ionosphere wheels about like a column of 
soldiers obeying the command, "Column 
right." Since the central parts of the 
ionosphere have a greater ion density, the 
bending effect on the upper part of the 
wave front is greatest, so that the wheel- 



ing process continues and the waves are 
directed back toward the earth at 
point B. 

c. Virtual Height. The oversimplified curved 
path shown in the figure also helps to make clear 
the notion of virtual height of an ionospheric 
layer. In following the curved path, as illustrated 
in the schematic drawing of figure 33, the time of 



A VIRTUAL HEIGHT 




TMeee-22 



Figure S3. Virtual height of ionospheric layer. 

transmission of the radio wave along the actual 
path BCD in the ionized layer is considered to be 
the same as would be required for transmission 
along path BAD if there were no ionized particles 
present, and a perfect reflecting surface at A in- 
stead. The height, H, from the earth to the inter- 
section of the two projected straight parts of the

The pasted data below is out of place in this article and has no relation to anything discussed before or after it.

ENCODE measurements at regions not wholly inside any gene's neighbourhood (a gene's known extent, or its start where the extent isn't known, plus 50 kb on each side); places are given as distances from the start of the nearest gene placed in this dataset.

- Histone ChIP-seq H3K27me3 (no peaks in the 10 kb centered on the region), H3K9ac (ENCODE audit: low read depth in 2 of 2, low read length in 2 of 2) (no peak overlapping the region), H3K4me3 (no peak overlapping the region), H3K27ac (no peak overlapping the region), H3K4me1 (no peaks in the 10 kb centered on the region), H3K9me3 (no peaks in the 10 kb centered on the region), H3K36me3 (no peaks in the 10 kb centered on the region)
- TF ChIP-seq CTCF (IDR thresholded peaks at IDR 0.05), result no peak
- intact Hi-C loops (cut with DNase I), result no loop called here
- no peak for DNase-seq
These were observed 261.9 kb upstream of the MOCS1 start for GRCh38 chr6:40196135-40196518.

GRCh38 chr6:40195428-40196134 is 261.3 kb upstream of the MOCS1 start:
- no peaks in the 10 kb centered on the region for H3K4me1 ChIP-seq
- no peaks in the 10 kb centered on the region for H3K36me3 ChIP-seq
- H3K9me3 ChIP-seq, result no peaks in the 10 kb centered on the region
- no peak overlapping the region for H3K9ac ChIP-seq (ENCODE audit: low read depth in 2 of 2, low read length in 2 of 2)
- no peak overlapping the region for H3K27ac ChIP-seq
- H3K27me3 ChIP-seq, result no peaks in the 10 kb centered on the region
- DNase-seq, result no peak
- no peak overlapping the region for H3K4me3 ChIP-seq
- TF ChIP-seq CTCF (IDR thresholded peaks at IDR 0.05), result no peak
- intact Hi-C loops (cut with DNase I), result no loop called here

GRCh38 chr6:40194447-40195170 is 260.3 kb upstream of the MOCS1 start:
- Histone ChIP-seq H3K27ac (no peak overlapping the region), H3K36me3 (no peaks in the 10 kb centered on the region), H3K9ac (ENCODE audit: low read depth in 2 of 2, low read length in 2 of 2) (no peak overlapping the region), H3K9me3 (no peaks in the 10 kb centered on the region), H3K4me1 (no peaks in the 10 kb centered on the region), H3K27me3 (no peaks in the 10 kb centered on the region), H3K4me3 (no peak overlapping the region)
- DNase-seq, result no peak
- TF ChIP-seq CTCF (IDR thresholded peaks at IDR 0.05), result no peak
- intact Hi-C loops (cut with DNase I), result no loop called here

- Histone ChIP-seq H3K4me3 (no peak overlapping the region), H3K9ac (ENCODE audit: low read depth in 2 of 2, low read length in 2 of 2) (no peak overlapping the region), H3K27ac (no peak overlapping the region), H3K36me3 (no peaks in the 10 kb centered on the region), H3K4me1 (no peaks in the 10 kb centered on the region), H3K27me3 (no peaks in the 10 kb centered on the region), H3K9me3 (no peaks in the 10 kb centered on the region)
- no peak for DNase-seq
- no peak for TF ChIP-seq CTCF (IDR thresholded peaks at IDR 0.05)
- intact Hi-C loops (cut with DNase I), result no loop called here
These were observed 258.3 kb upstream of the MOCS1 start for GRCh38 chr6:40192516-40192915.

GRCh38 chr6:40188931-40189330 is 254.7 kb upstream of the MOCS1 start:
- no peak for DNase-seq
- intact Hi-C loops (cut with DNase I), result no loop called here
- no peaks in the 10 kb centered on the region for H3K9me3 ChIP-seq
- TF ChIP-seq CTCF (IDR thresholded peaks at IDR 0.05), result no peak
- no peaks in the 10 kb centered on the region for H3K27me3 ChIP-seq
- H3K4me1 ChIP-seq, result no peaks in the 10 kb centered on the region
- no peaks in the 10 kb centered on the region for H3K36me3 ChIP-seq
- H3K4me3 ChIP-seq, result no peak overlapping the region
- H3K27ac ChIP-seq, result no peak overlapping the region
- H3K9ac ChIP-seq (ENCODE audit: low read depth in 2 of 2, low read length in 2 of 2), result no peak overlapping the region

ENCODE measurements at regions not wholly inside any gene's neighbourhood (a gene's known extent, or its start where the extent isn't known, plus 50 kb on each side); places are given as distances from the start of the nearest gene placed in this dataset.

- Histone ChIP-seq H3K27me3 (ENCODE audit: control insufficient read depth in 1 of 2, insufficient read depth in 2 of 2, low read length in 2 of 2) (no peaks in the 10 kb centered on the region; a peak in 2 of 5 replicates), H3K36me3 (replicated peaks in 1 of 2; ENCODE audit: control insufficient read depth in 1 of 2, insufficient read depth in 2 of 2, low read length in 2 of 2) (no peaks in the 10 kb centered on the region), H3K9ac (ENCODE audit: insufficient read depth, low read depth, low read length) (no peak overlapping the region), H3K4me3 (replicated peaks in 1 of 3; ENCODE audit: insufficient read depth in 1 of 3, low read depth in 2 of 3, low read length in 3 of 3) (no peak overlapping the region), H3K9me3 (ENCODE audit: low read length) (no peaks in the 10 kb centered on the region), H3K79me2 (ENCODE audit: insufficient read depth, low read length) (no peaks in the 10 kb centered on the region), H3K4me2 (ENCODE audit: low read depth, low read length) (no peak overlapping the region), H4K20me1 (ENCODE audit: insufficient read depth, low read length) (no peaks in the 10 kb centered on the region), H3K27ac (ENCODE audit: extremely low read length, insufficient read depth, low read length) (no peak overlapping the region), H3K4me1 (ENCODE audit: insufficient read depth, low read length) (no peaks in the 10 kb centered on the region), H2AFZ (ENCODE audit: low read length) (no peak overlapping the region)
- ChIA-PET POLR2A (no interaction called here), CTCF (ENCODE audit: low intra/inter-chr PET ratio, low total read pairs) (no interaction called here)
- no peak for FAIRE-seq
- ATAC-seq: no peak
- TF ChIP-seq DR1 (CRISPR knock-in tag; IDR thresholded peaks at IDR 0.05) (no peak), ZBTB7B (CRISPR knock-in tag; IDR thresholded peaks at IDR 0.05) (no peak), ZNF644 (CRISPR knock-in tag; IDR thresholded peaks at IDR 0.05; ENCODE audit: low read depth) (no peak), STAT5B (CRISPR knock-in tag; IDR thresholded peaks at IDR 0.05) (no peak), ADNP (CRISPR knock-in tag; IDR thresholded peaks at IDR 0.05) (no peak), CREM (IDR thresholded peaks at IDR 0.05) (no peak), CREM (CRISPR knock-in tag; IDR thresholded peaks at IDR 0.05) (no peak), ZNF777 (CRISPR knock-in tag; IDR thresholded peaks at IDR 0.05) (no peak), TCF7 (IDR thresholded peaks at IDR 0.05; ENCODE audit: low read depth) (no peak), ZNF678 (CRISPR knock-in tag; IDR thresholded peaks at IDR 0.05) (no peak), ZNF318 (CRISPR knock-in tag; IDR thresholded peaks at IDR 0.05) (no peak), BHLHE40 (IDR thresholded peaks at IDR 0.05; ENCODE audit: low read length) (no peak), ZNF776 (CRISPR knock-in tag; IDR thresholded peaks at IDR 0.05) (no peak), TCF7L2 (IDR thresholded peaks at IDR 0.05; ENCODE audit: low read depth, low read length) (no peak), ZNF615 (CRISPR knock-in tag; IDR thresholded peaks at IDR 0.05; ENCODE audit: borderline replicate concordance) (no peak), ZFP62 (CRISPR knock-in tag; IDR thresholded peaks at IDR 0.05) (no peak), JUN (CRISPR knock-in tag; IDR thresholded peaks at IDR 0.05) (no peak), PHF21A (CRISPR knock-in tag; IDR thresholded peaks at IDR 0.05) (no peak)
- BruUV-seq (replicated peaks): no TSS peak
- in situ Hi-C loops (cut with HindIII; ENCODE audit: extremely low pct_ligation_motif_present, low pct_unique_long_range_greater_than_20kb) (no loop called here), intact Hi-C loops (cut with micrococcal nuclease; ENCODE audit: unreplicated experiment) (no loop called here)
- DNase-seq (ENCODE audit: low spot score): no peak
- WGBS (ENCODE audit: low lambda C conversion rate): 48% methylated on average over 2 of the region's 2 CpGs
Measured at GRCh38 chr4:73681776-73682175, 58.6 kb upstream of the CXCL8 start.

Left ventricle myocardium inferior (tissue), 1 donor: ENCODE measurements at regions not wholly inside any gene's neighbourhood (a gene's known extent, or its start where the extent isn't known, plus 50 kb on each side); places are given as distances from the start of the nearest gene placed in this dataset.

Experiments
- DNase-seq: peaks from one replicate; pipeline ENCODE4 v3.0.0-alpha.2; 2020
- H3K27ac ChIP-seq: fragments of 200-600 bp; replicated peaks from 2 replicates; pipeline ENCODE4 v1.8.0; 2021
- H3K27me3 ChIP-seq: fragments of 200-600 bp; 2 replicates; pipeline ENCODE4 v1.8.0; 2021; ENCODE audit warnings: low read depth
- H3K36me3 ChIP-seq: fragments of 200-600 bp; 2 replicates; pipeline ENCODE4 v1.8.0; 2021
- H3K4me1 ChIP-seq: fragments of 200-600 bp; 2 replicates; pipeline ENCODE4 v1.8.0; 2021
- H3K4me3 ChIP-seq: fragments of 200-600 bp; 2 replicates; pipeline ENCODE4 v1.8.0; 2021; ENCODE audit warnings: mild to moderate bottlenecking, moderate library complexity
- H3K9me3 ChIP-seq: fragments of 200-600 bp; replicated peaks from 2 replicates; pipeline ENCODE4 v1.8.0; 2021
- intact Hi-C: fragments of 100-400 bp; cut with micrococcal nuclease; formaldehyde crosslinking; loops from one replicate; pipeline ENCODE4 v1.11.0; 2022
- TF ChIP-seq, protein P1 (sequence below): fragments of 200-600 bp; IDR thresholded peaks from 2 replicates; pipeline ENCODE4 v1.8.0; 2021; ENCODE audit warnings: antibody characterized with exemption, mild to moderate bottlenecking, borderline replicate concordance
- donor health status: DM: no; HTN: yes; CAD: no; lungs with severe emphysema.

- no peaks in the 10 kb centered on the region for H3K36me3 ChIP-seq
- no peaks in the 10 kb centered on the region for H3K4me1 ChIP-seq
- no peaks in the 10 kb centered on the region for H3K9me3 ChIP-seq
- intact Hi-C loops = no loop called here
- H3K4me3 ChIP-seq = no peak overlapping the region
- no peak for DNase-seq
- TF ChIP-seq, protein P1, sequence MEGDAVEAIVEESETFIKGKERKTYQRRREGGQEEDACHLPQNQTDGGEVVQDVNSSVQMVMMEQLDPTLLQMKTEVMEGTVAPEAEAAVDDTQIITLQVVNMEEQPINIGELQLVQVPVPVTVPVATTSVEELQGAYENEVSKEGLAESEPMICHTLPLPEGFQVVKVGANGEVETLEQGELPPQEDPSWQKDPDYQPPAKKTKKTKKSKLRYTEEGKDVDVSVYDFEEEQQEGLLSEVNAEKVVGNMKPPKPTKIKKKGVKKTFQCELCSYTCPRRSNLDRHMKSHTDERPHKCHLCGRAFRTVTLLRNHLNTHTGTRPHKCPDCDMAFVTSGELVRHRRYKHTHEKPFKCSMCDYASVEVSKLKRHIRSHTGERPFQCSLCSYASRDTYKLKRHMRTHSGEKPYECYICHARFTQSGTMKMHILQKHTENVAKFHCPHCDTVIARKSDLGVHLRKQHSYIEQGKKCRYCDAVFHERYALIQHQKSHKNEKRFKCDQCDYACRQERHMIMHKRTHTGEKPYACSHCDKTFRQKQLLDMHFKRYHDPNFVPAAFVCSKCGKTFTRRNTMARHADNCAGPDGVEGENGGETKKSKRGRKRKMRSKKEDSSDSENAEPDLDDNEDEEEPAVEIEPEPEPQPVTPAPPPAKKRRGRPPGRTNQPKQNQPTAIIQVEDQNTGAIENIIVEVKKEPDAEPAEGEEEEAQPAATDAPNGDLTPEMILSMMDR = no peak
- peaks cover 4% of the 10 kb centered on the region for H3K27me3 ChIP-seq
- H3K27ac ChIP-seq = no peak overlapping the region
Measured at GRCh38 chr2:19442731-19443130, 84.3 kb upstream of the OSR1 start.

path is called the virtual height of the layer. 
Note that this virtual height is considerably 
greater than the actual layer height. However, 
it is a convenient and an important quantity in 
measurements and applications involving iono- 
spheric reflections. 

23. Regular Variations of Ionosphere 

a. General. Since the existence of the iono- 
sphere is dependent on radiations from the sun, it 
is obvious that the movements of the earth about 
the sun, or changes in the sun's state of activity 
which might serve to cause an increase or decrease in 
the amount of its radiation, will result in variations 
in the conformation of the ionosphere. These varia- 
tions include those which are more or less regular 
in their nature and, therefore, can be predicted in 
advance, and the irregular variations resulting 
from the abnormal behavior of the sun. For pur- 



31 



poses of discussion, the regular variations may be 
divided into four classes: the diurnal or daily